A member of India’s Monetary Policy Committee (MPC) has given Indian crypto investors a respite from rumours suggesting that the crypto sector could be totally prohibited in the country. Ashima Goyal, in a recent interview with the Press Trust of India, reportedly said that imposing a blanket ban on crypto-related activities is difficult to implement. The main reason why India will not legalise any cryptocurrency as legal tender, as per Goyal, is the possibility of it being misused for unlawful activities. Cryptocurrencies are not regulated by any financial body in the world and allows hefty cross-border transactions instantly and in an untraceable way.
Goyal refuted to call crypto coins “currencies” in her interview, saying that they are neither adequate nor acceptable as payment options in India as of now.
The economist believes that these decentralised digital assets should rather be called “crypto tokens” and that these tokens must be regulated by the governing authorities of India, the Press Trust of India reported.
Earlier in November, India listed a crypto-focussed agenda to be discussed in the Winter Session of the Parliament. A “crypto bill” was scheduled to be extended for approval which reportedly called for the ban of all private cryptocurrencies in the country.
According the summary of the bill, the Indian government was planning a “general prohibition on all activities by any individual on mining, generating, holding, selling, (or) dealing” in digital currencies as a “medium of exchange, store of value and a unit of account”.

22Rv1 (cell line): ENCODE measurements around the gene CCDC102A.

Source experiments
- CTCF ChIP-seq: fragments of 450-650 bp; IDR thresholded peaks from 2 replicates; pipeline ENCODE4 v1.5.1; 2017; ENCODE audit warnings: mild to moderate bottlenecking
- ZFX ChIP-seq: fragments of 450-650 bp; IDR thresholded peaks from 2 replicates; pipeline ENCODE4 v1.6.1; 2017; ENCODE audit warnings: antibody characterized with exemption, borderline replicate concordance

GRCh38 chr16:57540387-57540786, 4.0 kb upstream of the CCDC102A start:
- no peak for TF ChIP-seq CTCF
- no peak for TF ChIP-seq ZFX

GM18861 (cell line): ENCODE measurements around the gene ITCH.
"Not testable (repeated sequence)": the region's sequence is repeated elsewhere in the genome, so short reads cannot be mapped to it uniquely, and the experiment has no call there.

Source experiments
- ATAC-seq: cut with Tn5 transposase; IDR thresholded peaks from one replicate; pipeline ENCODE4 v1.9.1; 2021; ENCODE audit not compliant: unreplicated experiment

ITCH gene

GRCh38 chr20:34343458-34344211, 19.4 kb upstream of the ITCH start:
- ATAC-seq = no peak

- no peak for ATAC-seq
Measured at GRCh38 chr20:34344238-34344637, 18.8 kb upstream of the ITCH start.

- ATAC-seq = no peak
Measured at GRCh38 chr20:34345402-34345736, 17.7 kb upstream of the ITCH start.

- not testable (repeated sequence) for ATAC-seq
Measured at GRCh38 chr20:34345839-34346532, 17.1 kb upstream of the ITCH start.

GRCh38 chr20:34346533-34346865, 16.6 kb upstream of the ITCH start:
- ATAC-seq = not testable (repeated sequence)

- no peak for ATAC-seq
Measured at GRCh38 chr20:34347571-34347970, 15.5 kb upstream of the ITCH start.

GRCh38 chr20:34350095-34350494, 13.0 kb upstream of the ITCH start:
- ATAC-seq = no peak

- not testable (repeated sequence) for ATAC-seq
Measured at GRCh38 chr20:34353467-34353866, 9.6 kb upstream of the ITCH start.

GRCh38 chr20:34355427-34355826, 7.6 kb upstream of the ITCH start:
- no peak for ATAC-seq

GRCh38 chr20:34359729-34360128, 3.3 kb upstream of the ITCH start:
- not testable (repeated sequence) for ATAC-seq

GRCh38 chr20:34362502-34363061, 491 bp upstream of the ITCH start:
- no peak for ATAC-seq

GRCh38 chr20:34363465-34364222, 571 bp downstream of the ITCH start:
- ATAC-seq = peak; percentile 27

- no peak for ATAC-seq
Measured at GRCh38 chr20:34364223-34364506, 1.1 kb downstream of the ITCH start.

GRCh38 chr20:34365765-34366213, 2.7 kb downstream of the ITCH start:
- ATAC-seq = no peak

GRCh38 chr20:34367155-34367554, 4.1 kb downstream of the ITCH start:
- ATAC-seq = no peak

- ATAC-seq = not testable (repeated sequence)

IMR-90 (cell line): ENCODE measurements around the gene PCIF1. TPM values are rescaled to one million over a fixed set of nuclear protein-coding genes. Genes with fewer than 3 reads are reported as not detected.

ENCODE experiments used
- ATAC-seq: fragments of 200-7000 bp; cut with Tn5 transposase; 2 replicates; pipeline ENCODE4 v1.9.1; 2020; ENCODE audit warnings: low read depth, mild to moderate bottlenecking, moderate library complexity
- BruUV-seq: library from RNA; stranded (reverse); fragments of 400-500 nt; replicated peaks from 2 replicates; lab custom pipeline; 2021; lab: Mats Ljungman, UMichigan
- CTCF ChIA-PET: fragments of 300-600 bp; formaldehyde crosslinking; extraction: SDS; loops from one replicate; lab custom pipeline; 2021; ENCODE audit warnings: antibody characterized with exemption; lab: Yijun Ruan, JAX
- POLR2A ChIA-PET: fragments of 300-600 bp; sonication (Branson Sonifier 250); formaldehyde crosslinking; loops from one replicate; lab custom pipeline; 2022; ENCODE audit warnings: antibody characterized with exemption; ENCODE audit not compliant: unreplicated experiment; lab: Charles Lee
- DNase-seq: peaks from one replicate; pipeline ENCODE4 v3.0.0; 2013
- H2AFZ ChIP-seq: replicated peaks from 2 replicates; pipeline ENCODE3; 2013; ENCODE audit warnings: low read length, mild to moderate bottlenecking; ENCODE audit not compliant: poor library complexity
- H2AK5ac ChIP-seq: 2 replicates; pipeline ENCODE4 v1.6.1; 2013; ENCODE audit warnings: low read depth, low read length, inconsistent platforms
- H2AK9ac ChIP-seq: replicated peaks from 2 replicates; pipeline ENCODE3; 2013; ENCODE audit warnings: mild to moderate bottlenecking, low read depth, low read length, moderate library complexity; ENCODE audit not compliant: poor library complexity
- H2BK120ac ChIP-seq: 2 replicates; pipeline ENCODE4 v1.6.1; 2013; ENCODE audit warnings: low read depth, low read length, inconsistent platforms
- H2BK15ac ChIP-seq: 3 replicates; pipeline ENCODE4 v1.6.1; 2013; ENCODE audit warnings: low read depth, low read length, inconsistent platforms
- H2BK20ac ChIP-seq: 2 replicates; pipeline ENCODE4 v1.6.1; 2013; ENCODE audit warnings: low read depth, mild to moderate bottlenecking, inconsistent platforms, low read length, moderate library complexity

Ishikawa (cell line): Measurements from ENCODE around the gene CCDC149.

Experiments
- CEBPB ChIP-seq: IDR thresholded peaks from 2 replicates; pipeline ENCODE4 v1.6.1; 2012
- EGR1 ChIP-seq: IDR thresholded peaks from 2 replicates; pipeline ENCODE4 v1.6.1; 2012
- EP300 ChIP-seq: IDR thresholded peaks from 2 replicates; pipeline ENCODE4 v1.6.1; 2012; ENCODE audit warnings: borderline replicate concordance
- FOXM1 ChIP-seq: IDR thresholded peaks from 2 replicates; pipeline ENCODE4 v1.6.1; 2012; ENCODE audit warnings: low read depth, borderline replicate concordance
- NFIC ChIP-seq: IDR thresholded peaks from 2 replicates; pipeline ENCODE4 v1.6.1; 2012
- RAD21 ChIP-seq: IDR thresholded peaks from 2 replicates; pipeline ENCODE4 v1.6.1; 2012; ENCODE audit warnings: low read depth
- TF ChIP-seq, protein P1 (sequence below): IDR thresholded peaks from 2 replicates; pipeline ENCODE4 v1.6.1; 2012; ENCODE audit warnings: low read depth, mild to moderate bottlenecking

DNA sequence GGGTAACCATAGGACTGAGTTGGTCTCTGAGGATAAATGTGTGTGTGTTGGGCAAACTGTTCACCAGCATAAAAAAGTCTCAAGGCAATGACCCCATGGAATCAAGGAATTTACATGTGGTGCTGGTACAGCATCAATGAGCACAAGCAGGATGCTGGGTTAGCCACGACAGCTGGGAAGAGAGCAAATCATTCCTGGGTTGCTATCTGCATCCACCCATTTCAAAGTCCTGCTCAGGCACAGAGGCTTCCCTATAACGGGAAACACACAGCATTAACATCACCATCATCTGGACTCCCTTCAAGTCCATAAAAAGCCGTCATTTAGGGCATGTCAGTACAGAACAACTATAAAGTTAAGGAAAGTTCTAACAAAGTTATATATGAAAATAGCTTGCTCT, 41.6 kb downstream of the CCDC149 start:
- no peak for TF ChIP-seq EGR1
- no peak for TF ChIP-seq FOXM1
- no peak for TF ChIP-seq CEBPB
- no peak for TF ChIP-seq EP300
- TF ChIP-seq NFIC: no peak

Violating the rules was listed as a non-bailable offense.
The bill however, did not reach Parliament and instead was handed over to the Prime Minister Narendra Modi’s Cabinet for approval first.
There has been no word about the document since.
“Only large transactions, from investors who are aware of the risks, may be permitted,” Goyal reportedly said, elaborating on how the cryptocurrencies could work out in the country.
Earlier this week, the Reserve Bank of India (RBI) requested the government to completely ban crypto activities in the nation. Extreme price volatility as well as likelihood of being misused emerged as the top concerns from the RBI.
The chaos around regulating cryptocurrencies in India comes at a time the sector is witnessing rapid expansion in the second most populated country in the world.
Several studies from research firms like Watcher Guru and BrokerChoose have revealed that India has the highest number of crypto investors in the world. The number is said to be around 100 million.
Meanwhile, the year of 2021 turned out to be a milestone for the crypto sector.
Last year, the global crypto market capitalisation rose to $3 trillion (roughly Rs. 2,15,66,720 crore) and created an fresh all-time high so far.
In September last year, while El Salvador legitimised Bitcoin as a legal tender in the country.
However, in the same month, China imposed a blanket ban on all crypto activities, making it a punishable offense.
India’s stance on the crypto space remains awaited for now.